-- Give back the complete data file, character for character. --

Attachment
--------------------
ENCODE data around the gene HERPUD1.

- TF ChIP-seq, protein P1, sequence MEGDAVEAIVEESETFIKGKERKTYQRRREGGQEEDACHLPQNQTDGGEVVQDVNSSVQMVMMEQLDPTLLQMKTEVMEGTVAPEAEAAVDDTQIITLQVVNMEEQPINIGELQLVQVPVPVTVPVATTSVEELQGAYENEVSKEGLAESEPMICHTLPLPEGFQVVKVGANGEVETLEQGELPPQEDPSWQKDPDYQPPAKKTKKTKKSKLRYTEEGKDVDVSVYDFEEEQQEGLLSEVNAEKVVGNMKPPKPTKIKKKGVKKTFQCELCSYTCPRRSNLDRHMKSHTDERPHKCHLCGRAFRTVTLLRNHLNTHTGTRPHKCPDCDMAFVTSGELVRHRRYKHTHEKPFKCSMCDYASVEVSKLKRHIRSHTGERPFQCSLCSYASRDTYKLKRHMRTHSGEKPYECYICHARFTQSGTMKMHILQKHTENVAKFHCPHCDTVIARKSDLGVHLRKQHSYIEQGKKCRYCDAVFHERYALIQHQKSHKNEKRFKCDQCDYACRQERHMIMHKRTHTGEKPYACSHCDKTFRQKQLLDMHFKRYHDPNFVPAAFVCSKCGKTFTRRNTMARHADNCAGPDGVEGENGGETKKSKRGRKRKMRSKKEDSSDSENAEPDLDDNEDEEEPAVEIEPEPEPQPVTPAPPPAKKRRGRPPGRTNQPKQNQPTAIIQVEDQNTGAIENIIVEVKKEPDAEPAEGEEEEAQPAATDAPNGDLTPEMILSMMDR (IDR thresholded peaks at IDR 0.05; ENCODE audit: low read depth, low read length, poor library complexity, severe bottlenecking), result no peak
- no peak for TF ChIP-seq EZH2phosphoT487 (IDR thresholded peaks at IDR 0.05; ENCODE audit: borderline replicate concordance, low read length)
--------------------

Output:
ENCODE data around the gene HERPUD1.

- TF ChIP-seq, protein P1, sequence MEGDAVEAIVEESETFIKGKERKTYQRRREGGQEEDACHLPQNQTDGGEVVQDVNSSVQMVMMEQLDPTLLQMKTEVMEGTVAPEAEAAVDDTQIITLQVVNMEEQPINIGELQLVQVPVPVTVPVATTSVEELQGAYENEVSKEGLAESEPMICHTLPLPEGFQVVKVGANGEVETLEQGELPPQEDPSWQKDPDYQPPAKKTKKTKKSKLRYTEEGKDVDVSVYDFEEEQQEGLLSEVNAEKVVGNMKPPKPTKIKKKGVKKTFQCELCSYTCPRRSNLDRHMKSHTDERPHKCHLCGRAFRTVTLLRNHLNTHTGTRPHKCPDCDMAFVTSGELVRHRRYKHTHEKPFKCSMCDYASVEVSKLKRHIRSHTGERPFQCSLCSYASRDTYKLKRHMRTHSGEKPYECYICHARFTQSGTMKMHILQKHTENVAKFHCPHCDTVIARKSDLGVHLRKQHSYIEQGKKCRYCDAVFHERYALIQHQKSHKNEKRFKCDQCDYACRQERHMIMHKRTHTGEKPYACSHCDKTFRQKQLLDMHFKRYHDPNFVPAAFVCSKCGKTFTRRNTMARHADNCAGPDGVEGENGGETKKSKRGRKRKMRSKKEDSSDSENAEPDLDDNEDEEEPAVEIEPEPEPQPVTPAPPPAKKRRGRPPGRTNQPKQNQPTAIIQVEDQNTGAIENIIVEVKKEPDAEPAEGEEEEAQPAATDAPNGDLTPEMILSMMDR (IDR thresholded peaks at IDR 0.05; ENCODE audit: low read depth, low read length, poor library complexity, severe bottlenecking), result no peak
- no peak for TF ChIP-seq EZH2phosphoT487 (IDR thresholded peaks at IDR 0.05; ENCODE audit: borderline replicate concordance, low read length)